solar energy

We're Making Our Own Electricity

We had some solicitors show up to our door not that long ago and for some reason unbeknownst to me we decided to answer it. Maybe it was because between the dog, the kids, and the two cars in the driveway, we were obviously home. I don’t know, but we answered it. Those solicitors were trying to sell us some solar panels and for some crazy reason my husband said, “Okay, we’ll make an appointment.” I thought he was nuts. What do we need solar panels for? Do you even want these solar panels? We had literally never considered it ever in our adult lives, but some dude from Momentum Solar was going to show up at our house the next day and talk to us about it anyway.

Fastforward a little bit and we now have solar panels (they’re not on yet, but we should get switched over any day). I’m still not really sure what to think about all of that, but we couldn’t think of a single reason not to do it after meeting with the guy. Plus supposedly he’s going to hook us up with some free Lobster at his sister’s restaurant, Garbos. You may have seen the food trailer she sold on Diner, Drive-In’s and Dives just weeks after she sold it.

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Let’s get a little more real with how all this went down.

The solicitors told us it was “free”. Of course I knew this wasn’t going to be free because nothing is, but before this dude showed up to my house I wanted to get a better idea of how all this worked and there really wasn’t a lot of information out there. What those solicitors meant is there isn’t any up front cost associated with the installation and purchase of the solar panels. That’s all good and great, but we would still have to pay for them for the next 20 years. After that we’re making free electricity.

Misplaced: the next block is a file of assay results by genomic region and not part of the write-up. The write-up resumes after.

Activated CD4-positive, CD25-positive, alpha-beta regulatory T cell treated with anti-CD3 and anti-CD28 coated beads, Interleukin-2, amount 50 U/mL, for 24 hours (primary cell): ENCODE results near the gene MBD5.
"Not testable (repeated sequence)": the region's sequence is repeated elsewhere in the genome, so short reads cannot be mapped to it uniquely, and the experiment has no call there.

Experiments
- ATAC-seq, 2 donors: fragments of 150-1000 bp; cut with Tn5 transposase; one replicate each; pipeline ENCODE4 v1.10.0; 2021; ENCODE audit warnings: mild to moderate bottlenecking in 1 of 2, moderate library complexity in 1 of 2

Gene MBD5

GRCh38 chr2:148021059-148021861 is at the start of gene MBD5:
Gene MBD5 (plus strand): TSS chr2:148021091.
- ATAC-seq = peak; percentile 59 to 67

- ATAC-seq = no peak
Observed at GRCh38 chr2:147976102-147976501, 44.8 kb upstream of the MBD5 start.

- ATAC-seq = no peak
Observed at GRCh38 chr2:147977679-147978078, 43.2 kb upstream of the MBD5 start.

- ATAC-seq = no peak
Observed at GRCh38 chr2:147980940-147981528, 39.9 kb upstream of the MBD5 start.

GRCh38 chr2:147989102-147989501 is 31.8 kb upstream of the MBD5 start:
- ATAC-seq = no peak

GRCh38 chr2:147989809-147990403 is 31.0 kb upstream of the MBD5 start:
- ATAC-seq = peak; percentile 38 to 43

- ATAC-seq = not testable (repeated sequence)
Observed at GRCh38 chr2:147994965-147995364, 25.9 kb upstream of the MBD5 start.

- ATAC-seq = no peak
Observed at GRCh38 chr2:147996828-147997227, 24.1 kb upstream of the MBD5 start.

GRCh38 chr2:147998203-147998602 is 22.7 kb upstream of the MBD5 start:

So in order for this to be worth it for us it need to do two things. It needed to add value to our home and it needed to not cost us more than our current average electric bill (we added a year of electric bills together and averaged it out per month and basically it’s the same as our monthly payment for the panels and the ones that are being installed are virtually maintenance free with a 25 year bumper to bumper warranty). It’s going to do both of those things. As electricty prices increase, our monthly loan payment stays the same so each year we look better and better. When we move, we’ll transfer the loan to the next homeowner who should be cool with it because the monthly payment will be less than what they would be paying to the electric company each month and the longer the stay, the more value it’ll add to the home when they resale. Everybody wins really.

The only reason the numbers worked out is because the federal government is giving a tax credit for people who qualify. We qualified. We’ll get money back at tax time that we’ll then turn around and pay back to the lender with our personal loan. If we choose to keep the money rather than put it back into the loan, our monthly payment on the loan would go up. Obviously we plan to pay it back into the loan. Without this piece it wouldn’t make sense for us as we don’t plan to stay in our home long enough for it to make sense with a higher payment.

It’s definitely worth talking to a solar company if it’s something you think you might be interested in. Some electric companies are also giving rebates for people who install solar panels on their home. Our electric provider is not unfortunately, but it still made sense. If you need a guy, I’ve got a guy and he may even hook you up with lobster dinner. Feel free to message me for more info including contact info for Momentum Solar.

Disclaimer: I was in no way compensated to write a blog post about Momentum Solar and our experience. I simply wanted to share and educate anyone considering solar as a option based on our experience. The install is done and we should get switched over to our panels any day now.